Newspaper article International New York Times

After a Terrorist Attack, the Shock of Grief

Newspaper article International New York Times

After a Terrorist Attack, the Shock of Grief

Article excerpt

Nuruddin Farah's "Hiding in Plain Sight" is a novel about displacement.

Hiding in Plain Sight. By Nuruddin Farah. 339 pages. Riverhead Books. $27.95.

"Hiding in Plain Sight" begins with a threat. One evening in Mogadishu, Aar, a logistics officer for the United Nations, receives a letter in the mail. It consists of a single, misspelled word, but it's terrifying all the same: deth! Aar wants to return to his home in Nairobi on the first flight out, but at the last minute, he decides to stop by the office to pick up photos of his children. As he steps out with the pictures in hand, Shabab militants strike the building.

A terrorist attack is a difficult place to start a novel. The writer must compete with a flood of words and images, most of them cliches. But the Somali novelist Nuruddin Farah is used to the challenges of turning fact into fiction. Over the last four decades he has written about the homeland from which he was exiled, chronicling its contemporary history and struggles.

In his first novel, "From a Crooked Rib," he wrote about a nomad girl who flees her family's camp after they attempt to arrange a marriage for her with an older man. That book was followed by a trilogy, "Variations on the Theme of an African Dictatorship," which explored the parallels between colonialism, patriarchy and dictatorship in Somalia, then still under Mohammed Siad Barre's rule. Another trilogy, "Blood in the Sun," examined the effect of internecine conflict, foreign aid and sexual violence on ordinary families. Though different in style from the Moroccan Tahar Ben Jelloun or the Egyptian Naguib Mahfouz, his work shares with them a preoccupation with capturing snapshots of a country in rapid transition.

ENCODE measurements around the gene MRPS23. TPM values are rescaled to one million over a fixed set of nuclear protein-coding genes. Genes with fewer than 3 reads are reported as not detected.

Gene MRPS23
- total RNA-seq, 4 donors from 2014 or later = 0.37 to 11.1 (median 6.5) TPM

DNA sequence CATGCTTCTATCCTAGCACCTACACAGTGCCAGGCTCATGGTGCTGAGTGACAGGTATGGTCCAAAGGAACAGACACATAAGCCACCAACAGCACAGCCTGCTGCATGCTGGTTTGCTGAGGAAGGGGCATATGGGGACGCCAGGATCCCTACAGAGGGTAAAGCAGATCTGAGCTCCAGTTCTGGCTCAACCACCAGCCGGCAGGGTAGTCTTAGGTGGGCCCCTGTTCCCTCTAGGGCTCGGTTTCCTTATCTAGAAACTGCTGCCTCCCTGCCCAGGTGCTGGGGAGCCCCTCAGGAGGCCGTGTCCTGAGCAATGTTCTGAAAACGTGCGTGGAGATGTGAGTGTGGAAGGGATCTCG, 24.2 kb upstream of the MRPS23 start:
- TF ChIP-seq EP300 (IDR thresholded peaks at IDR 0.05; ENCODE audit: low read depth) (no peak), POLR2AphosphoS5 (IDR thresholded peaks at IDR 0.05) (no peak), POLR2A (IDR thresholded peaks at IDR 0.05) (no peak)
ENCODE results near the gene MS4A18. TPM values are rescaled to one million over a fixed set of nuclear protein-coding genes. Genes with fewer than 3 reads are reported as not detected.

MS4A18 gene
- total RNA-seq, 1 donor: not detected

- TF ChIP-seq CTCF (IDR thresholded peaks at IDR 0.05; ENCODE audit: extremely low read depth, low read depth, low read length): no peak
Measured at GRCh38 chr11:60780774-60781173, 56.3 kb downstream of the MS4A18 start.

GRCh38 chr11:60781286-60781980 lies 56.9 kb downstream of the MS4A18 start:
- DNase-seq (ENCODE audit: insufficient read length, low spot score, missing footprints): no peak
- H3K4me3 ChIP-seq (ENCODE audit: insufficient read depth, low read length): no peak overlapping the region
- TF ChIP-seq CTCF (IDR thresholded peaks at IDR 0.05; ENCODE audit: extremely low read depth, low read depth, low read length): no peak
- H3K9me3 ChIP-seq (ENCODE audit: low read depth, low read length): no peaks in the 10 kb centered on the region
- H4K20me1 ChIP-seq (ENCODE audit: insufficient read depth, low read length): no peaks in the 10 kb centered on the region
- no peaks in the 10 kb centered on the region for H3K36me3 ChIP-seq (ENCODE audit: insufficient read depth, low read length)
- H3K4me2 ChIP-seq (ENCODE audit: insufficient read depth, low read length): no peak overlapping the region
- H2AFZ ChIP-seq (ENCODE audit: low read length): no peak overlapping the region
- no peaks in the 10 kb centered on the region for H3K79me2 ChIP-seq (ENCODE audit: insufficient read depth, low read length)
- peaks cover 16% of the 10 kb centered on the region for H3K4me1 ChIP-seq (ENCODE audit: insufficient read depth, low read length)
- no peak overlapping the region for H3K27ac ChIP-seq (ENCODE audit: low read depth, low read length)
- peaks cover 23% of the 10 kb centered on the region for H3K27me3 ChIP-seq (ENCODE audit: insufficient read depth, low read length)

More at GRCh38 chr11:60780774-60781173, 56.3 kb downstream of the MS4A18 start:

"Hiding in Plain Sight" may begin with a terrorist attack, similar to the one that shook the United Nations compound in Somalia last year, but this is not a novel about violence. It is, instead, a novel about grief and love. The news of Aar's death in Mogadishu reaches his half sister, Bella, in Rome, where she works as a photographer. Until now, Bella's life has been free of responsibilities. Her parents are dead, and she has no children. She keeps lovers in three different countries -- a model from Kenya, a sculptor from Brazil and a philosopher from Mali -- but she is not attached to any of them. And her work takes her to exotic destinations around the world. But now, with Aar's sudden death, she travels to Nairobi to take care of his teenage children, Dahaba and Salif.

Bella's maternal instincts toward the children are strong and immediate; she wants to raise them and is prepared to leave behind her successful career and her wandering life. There are custody issues to sort out, however. The children's mother, Valerie, who abandoned them a decade earlier, has suddenly returned and wants them back. …

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